“The money, the gifts, the travel, the fame were going to disappear,” Rosenthal said. “The only thing that was different… was that Carlos Castro changed the tickets to go home and ended the relationship.”

Rosenthal showed jurors a picture from the two men’s hotel room of a wastebasket near the bathroom sink that was partially filled with water, suggesting that Seabra began to clean up after the attack and then changed his mind.

After the killing, Seabra showered and dressed in a suit. He took his passport, other identification, and more than $1,600 from Castro’s wallet and left the hotel room. He placed a “Do Not Disturb” sign on the door to keep the body from being discovered, Rosenthal said.

“That shows presence of mind, it’s deliberate and it’s inconsistent with a delusion,” Rosenthal said.

Seabra’s plan was to flee, but he met Wanda Pires, a longtime friend of Castro’s, in the hotel lobby and realized he was caught, the prosecutor said.

“There is no way he can get to the airport,” Rosenthal said. Seabra’s “Plan B,” as Rosenthal called it, was to take a cab to St. Luke’s Roosevelt Hospital, where he began to concoct his mental illness story.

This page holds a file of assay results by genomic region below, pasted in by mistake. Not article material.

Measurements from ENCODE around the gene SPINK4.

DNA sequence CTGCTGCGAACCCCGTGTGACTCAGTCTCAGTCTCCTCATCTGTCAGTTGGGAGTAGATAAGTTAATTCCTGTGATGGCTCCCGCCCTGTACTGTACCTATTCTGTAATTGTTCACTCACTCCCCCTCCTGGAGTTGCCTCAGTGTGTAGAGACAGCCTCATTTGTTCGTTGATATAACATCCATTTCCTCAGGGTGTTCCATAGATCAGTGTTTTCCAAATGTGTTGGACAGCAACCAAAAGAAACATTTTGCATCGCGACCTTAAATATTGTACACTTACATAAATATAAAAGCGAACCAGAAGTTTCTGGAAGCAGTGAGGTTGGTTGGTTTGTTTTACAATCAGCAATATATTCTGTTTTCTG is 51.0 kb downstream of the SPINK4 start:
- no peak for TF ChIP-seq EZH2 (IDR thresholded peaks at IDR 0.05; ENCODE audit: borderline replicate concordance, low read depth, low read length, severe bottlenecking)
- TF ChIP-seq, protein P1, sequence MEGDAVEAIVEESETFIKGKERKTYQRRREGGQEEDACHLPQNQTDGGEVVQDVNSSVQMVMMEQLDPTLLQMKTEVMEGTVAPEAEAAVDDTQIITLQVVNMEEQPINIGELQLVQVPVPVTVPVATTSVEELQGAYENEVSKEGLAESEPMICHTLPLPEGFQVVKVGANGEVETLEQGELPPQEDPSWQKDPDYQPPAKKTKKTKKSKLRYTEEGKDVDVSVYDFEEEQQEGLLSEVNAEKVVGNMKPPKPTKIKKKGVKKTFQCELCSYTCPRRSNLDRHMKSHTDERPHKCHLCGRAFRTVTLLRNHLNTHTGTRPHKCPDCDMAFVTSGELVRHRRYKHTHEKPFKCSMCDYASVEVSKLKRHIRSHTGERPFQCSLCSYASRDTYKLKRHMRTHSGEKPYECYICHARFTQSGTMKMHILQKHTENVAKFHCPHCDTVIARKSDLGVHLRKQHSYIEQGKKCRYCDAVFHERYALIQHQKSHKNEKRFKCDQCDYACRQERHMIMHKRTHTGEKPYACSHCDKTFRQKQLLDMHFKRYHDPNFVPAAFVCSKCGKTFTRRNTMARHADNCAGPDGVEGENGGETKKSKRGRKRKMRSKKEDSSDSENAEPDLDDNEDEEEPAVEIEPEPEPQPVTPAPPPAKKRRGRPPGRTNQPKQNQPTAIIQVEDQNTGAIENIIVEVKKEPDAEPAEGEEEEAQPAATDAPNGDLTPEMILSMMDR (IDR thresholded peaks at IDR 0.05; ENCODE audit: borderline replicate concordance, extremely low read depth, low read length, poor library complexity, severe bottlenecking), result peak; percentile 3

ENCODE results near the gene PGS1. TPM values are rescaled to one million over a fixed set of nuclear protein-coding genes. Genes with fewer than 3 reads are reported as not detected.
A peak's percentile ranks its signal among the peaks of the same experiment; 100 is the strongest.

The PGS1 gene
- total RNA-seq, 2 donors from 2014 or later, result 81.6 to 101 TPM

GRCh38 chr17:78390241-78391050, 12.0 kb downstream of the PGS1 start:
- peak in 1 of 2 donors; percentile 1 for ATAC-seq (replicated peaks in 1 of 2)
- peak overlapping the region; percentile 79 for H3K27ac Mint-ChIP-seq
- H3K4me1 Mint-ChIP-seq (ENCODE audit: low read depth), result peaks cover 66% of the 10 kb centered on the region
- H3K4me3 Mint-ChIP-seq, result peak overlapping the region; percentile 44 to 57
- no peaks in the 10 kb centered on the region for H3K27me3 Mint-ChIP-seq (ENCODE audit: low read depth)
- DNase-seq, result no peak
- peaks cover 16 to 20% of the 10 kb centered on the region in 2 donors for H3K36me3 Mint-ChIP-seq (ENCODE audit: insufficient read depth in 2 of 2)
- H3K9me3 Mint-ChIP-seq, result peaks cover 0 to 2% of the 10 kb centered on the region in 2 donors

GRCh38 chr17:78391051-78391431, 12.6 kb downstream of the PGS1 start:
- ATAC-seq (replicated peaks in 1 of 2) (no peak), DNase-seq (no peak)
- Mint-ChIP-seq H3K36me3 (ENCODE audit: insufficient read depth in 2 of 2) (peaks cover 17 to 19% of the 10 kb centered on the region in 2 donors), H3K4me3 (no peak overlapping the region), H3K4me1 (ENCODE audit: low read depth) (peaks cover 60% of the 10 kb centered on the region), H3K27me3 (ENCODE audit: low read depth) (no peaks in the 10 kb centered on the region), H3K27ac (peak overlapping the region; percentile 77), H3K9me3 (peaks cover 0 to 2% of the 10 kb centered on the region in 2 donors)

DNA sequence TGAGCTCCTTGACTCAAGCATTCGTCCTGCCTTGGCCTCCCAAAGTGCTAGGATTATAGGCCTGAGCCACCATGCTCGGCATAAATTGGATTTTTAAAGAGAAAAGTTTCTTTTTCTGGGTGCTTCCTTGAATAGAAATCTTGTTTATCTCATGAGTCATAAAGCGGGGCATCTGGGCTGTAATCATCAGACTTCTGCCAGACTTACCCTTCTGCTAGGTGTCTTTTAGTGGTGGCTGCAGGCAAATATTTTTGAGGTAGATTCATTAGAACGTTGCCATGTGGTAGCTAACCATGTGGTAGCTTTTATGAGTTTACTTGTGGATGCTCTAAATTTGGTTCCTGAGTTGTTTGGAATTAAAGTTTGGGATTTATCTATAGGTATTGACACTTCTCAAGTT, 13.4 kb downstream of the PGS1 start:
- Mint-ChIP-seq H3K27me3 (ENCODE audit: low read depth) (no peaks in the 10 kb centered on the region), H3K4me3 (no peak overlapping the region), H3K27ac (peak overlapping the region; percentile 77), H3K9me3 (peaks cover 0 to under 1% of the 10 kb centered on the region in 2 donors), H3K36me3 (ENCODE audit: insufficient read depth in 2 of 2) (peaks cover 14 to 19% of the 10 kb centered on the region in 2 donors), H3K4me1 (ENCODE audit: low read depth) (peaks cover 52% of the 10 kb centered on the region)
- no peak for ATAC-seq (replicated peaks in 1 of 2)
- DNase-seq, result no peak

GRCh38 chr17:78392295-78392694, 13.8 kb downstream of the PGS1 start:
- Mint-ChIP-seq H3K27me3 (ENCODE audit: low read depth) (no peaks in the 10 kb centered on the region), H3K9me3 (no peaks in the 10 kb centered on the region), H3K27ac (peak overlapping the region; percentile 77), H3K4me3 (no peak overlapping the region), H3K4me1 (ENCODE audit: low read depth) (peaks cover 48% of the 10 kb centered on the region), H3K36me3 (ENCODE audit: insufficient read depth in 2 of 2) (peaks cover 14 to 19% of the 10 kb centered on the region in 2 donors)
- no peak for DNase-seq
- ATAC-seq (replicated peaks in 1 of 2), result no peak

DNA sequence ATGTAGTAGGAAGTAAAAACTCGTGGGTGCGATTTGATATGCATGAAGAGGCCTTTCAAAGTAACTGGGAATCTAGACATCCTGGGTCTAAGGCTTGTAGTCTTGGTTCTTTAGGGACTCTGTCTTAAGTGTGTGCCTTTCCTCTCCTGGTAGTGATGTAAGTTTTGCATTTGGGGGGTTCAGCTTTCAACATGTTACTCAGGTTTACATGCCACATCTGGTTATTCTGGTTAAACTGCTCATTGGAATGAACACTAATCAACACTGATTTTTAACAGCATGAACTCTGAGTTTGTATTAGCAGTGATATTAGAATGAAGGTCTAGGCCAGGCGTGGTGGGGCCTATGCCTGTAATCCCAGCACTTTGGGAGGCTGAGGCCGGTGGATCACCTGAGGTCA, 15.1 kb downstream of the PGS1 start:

The prosecution argued that video footage of Seabra taken in the hotel's public spaces in the day leading up to the killing and in the hours afterward showed no signs of delusional or manic behavior, and that accounts from Pires and the defendant's taxi driver also provided no such evidence. Rosenthal said comments such as Pires' observation that Seabra seemed “dazed” when she came across him in the hotel lobby made sense given that he had just killed Castro, they were not conclusions about his psychological health.